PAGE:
I am admittedly a little behind in watching the live sessions for my ECMP 355 course.  I am just coming off my mid-week that was full of papers, presentations, and exams and just haven't had a chance to sit and watch for an hour. Tonight I watched the session from last week which featured Alec Couros, professor of educational technology and media at the University of Regina.  He presented on the topic of Digital Citizenship and Identity. He talked about lots of things like the scare ads put out to encourage children to be safe about what they post on the internet, because you never know who might be looking at the content.  Here is one I found:
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Picture courtesy of http://www.softwarewithstyle.com/guides/13?page=5
This always reminds me of the cautionary tales the Faculty of Education pass down to us about school boards searching for new teacher hires on Facebook to see what they are up to.  This seems to cause some panic amongst my classmates which makes me wonder what they have posted on their profiles.  Personally, I am friends with my dad so I always think about whether or not it is something I would want him to see.  If the answer is no then chances are it isn't suitable for the internet.  Plus, I am partial to posting things like good recipes and prompts to encourage people to read this blog.  And every once in a while I do what I refer to as a "friend cleanse" where I go through and delete people that I don't actually consider a friend.  I have one criterion and that is if I would look the other way if I saw you in public, then we are not friends and I do not think you need to be updated on the happenings of my life.  Or the delicious things I made for supper.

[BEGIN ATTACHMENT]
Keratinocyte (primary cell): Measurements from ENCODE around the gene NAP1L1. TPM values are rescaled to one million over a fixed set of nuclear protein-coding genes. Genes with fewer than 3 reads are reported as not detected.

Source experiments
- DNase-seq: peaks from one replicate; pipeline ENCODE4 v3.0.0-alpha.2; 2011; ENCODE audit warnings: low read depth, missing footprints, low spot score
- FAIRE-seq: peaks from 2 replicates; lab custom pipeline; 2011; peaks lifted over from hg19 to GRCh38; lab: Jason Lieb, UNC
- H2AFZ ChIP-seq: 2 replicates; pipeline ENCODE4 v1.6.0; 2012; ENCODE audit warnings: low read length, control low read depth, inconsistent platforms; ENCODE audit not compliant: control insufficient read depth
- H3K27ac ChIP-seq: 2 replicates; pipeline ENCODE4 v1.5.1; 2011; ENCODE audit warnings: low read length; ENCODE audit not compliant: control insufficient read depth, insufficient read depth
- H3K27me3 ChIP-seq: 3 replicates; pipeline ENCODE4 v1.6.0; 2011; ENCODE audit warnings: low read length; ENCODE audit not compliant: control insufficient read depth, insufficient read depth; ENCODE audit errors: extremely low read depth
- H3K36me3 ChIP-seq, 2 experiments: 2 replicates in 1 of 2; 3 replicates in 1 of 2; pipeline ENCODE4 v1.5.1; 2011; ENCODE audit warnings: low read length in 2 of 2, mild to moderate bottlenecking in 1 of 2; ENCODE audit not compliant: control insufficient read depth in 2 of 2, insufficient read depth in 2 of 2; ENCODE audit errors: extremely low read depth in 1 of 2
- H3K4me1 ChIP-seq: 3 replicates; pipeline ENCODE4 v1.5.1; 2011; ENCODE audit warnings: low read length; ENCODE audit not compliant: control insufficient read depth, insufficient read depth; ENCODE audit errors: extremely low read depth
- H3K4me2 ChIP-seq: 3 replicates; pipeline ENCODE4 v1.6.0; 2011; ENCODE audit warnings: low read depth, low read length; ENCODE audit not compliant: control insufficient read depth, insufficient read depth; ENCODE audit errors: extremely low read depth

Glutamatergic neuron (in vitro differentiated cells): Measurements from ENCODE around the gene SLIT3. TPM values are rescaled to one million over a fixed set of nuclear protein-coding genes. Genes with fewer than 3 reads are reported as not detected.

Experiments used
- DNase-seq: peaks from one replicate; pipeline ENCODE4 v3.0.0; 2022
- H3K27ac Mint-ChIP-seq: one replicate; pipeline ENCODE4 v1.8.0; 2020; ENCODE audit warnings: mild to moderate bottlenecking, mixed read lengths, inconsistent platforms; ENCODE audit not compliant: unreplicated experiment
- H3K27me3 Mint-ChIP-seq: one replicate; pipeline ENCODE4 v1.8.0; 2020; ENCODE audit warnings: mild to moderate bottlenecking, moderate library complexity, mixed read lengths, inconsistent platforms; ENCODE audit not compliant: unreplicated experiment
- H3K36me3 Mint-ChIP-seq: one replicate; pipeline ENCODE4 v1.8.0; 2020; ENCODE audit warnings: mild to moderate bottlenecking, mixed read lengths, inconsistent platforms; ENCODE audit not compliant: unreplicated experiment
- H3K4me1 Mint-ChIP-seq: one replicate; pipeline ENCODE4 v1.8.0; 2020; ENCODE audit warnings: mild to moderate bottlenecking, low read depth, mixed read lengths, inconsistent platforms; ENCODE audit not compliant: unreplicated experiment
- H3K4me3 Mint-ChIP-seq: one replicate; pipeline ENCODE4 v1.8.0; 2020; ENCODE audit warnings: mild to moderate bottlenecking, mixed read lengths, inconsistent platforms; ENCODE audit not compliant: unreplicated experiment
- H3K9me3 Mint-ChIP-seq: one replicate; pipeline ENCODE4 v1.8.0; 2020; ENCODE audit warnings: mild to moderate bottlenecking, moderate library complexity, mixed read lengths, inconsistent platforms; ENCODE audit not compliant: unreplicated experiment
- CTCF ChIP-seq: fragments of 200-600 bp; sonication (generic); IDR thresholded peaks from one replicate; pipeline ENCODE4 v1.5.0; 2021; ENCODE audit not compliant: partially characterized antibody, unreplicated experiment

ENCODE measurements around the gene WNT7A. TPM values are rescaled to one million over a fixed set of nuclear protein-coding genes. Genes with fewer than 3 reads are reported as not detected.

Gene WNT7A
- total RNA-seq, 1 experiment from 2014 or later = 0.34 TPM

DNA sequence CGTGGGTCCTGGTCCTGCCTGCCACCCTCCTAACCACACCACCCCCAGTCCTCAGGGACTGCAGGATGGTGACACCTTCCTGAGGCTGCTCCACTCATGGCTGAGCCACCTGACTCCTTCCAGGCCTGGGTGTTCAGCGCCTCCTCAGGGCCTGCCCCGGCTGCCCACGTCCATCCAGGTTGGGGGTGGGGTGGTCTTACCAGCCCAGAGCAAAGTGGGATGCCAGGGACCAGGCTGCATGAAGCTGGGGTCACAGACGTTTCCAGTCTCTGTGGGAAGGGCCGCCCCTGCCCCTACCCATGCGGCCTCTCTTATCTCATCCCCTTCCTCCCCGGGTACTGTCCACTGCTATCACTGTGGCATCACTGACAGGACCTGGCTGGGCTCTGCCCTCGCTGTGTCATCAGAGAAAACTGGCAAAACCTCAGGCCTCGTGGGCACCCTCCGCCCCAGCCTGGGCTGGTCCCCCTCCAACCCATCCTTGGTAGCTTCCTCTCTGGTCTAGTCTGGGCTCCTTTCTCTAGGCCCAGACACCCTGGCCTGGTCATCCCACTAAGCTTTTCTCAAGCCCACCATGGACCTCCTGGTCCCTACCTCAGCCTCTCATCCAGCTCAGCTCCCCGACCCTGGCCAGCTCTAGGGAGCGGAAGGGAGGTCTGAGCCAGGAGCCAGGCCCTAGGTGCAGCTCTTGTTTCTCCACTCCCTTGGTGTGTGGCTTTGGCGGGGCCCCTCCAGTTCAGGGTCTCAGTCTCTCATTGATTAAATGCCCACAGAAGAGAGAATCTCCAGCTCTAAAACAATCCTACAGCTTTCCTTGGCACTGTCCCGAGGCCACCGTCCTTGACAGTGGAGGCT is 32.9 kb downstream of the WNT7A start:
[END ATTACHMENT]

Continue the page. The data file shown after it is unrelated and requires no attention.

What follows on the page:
Alec also talked about some of the positive things that have come from the accessibility of the web and one was a website called the It Gets Better Project, which is a site dedicated to giving hope to youth from the LGBT community who face a great deal of harassment.  It all started with one video by Dan Savage and is now something much larger with inspirational videos from US President Barack Obama, Anne Hathaway, and Lady Gaga. Here is a short video that Google Chrome put together about the initiative:
I had never seen this video before Alec asked us to watch it tonight, and it almost moved me to tears.  Then he mentioned the video that a young man by the name of Jamey Rodermeyer contributed about his experience. Unfortunately, Jamey ended up committing suicide a few months later due to the bullying he was experiencing because of his sexual orientation.  I watched his video and you could tell that he was trying to stay positive but that the hurt he was feeling was cutting quite deep.  It made me sad to think that his life had come to be so unbearable that it had become not worth living. But when I scrolled down to the comments on YouTube, it all seemed so blatantly obvious.